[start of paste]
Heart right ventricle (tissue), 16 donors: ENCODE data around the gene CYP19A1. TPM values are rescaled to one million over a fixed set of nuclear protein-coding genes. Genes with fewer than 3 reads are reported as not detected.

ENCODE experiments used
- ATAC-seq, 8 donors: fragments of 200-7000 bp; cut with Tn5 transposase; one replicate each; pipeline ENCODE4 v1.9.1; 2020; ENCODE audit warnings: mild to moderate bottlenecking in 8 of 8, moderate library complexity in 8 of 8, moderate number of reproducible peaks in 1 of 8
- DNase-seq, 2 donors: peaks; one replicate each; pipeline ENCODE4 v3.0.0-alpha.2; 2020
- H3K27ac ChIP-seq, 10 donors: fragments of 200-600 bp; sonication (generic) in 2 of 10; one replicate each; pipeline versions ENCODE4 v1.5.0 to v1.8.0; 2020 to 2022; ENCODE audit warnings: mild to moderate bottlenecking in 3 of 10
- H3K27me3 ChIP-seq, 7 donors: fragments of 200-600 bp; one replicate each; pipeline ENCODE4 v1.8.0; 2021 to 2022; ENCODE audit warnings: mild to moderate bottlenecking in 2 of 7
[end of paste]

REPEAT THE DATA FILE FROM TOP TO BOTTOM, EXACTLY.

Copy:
Heart right ventricle (tissue), 16 donors: ENCODE data around the gene CYP19A1. TPM values are rescaled to one million over a fixed set of nuclear protein-coding genes. Genes with fewer than 3 reads are reported as not detected.

ENCODE experiments used
- ATAC-seq, 8 donors: fragments of 200-7000 bp; cut with Tn5 transposase; one replicate each; pipeline ENCODE4 v1.9.1; 2020; ENCODE audit warnings: mild to moderate bottlenecking in 8 of 8, moderate library complexity in 8 of 8, moderate number of reproducible peaks in 1 of 8
- DNase-seq, 2 donors: peaks; one replicate each; pipeline ENCODE4 v3.0.0-alpha.2; 2020
- H3K27ac ChIP-seq, 10 donors: fragments of 200-600 bp; sonication (generic) in 2 of 10; one replicate each; pipeline versions ENCODE4 v1.5.0 to v1.8.0; 2020 to 2022; ENCODE audit warnings: mild to moderate bottlenecking in 3 of 10
- H3K27me3 ChIP-seq, 7 donors: fragments of 200-600 bp; one replicate each; pipeline ENCODE4 v1.8.0; 2021 to 2022; ENCODE audit warnings: mild to moderate bottlenecking in 2 of 7